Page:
Search for the Old Roads of Stoke-on-Trent

Newcastle-under-Lyme Canal
"in search of a doomed waterway which disappeared years age"

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Historian Fred Hughes writes....   

The heartbeat of Stoke on Trent lies exactly at 53.0045 degrees latitude by 2.1819 longitude crossing precisely above the Civic Centre which in turn sits on top of the dried-up bed of the Stoke to Newcastle Canal. It may interest you to know that Stoke on Trent shares its latitude line with Bremen in Germany, Petropavlovsk in Russia and Venison Tickle on the east-coast of Canada making us a fairly important location by comparison. Of course all this is quite meaningless unless, like me, you’re intending to follow the vanished Newcastle Canal from start to finish.

 “The canal was cut along a four-mile level straight through the heart of Stoke,” says historian Steve Birks. “Its starting point is marked by a sign underneath Glebe Street Bridge. The canal is long gone and it’s almost impossible to trace it. Mind you, just thirty-years ago there was still a hundred-yard navigable stretch that was used as moorings for Stoke Boating Club. That was the last bit of it to be wiped-out by the A500.”

The Newcastle Canal was one of those ventures that seemed to be a good idea at the time. It opened in 1800 and was part of an impressive plan to link Newcastle to the Grand Trunk network. It didn’t turn out that way as Andy Perkin, secretary of the Potteries Heritage Society explains.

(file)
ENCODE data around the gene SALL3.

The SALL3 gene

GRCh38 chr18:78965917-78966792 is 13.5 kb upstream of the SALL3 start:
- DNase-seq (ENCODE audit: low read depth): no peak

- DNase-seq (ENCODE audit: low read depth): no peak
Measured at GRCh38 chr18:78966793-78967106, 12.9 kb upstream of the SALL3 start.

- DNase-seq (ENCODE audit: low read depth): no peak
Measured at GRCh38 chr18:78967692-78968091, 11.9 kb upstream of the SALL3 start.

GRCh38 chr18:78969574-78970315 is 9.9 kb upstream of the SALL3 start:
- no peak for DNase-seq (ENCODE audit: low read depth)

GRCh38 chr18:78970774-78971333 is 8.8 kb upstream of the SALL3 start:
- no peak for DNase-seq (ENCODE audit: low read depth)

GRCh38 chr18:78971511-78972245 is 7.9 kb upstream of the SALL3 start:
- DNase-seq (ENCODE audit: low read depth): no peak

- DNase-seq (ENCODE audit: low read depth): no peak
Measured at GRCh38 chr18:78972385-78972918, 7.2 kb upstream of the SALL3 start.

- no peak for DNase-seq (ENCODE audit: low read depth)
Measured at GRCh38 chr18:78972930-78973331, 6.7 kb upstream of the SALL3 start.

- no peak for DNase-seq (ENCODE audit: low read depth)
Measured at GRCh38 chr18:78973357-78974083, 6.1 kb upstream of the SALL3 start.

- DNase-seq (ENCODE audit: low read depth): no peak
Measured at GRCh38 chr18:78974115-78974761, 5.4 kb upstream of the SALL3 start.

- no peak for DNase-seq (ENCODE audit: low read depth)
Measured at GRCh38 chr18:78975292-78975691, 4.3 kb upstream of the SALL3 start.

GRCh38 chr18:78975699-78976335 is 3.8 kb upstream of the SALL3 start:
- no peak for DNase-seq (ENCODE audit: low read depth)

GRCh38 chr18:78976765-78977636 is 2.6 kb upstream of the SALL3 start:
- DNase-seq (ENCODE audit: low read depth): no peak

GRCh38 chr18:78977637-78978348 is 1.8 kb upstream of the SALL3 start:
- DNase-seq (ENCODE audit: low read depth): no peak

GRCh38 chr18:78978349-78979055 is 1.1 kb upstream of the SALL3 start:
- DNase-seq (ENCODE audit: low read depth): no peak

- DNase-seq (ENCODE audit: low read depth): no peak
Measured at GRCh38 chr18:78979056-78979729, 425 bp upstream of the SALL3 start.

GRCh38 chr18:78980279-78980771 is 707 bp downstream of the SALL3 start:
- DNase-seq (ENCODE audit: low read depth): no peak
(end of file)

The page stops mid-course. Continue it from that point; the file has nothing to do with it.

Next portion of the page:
“The local iron and coal master Sir Nigel Gresley had already opened a canal from his mines at Apedale to carry coal to Newcastle. Cleverly he’d obtained legislative approval to control the price of coal in the district for forty-two years; in other words he held a monopoly. The main money-spinner for the Stoke to Newcastle canal naturally would have been coal-carriage. Gresley’s clause effectively ruled out competition and the originally scheme that proposed to link the two canals by an incline plane through Stubbs Walk never materialised and people just lost interest in the whole venture.”

Manufacturers at the Stoke end, men like Spode, Minton and Wolfe, had no real need for the Newcastle Branch other than the bit that led to the Grand Trunk connection.

“There was little use for the main stretch of waterway and so it was part-closed in 1921,” Steve continues. “By 1935 it had been abandoned altogether and so it was filled-in and forgotten as a disastrous failure.”

This photo taken from the footpath on the Trent and Mersey Canal
This photo taken from the footpath on the Trent and Mersey Canal

The sign pinpoints the junction of the Newcastle Canal where it ran into the Trent & Mersey Canal near Glebe Street (just opposite the railway station).
Until the early 1970's there was a 100 yard stretch of navigable Newcastle Canal here which was used as moorings for Stoke Boat Club, this stretch was wiped out when the huge A500 by-pass was built.

On the far side of the Civic Centre is the Spode Factory.


The Civic Centre at the top of Glebe Street
The Civic Centre at the top of Glebe Street
the canal ran where the civic centre is now built

photo: July 2000